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News Americas, NEW YORK, NY, Weds. Nov. 23, 2023: In a significant development, Venezuela is on the brink of granting Shell (SHEL.L) and the National Gas Company of Trinidad and Tobago a license to exploit a lucrative offshore natural gas field, Reuters reported.

This venture aims to facilitate the export of natural gas to Trinidad and Tobago, as informed by sources close to the matter.

Simultaneously, Guyana has been actively engaging with the International Court of Justice (ICJ), also known as the World Court, in a long-standing territorial dispute with Venezuela. The crux of the matter involves Venezuela’s contentious plans for a December 3 referendum that could influence rights over a resource-rich territory, an issue that has fueled discord between the two neighbors for decades.

In April, the World Court affirmed its jurisdiction over this dispute, setting the stage for what might be a protracted legal battle. Guyana’s representative, Carl Greenidge, has voiced concerns that the referendum could significantly undermine Guyana’s territorial integrity, potentially annexing a vast expanse of its land into Venezuelan territory.

Critics perceive Venezuela’s referendum as a strategic maneuver, not only to gauge domestic political support ahead of upcoming elections but also to assert its claim over the contested border region.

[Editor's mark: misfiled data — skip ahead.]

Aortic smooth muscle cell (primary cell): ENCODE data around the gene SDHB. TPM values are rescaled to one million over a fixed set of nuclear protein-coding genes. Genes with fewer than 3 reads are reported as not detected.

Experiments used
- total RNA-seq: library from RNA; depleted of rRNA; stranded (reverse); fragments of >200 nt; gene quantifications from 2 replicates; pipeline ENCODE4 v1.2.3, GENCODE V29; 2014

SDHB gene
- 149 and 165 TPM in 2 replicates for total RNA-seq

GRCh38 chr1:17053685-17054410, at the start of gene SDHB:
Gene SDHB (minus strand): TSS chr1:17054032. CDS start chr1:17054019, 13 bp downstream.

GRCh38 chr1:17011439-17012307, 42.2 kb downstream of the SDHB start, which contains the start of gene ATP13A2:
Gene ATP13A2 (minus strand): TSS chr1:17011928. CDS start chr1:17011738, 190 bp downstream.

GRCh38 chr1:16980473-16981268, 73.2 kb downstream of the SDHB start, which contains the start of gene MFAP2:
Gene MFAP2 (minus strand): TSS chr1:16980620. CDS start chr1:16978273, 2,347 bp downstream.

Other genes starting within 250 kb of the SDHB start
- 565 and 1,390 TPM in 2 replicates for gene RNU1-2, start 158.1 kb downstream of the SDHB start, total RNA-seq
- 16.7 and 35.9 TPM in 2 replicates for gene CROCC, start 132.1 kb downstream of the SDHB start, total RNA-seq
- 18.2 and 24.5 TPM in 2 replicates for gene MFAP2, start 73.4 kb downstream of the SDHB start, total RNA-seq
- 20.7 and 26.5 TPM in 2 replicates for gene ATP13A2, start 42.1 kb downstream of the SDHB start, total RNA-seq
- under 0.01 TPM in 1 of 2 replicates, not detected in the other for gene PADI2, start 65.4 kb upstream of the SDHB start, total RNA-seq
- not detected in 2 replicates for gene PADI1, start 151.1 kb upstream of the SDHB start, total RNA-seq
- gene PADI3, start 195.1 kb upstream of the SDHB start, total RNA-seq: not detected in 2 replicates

Guyana’s plea at the Hague, described by Venezuelan Vice President Delcy Rodriguez as exaggerated and aggressive, seeks to prevent this referendum, citing potential threats to its sovereignty.

Amidst these tensions, Trinidad and Tobago’s Prime Minister Keith Rowley confirmed ongoing negotiations for the gas license. Energy Minister Stuart Young’s expected visit to Caracas underscores the earnestness of these discussions.

This license could significantly benefit Trinidad’s gas processing and petrochemical sectors, while offering Venezuela a vital source of revenue. The two nations, following a recent U.S. authorization, are keen to expedite cross-border energy projects.

The focus of these negotiations is the Dragon field, a gas reserve in Venezuelan waters near the maritime boundary with Trinidad, estimated to contain up to 4.2 trillion cubic feet of gas. The proposed partnership envisages Shell holding a 70% stake and Trinidad’s NGC the remaining 30%.

While some details remain unresolved, the impending agreement, expected to be finalized soon, marks a potential turning point in the energy landscape of the region.

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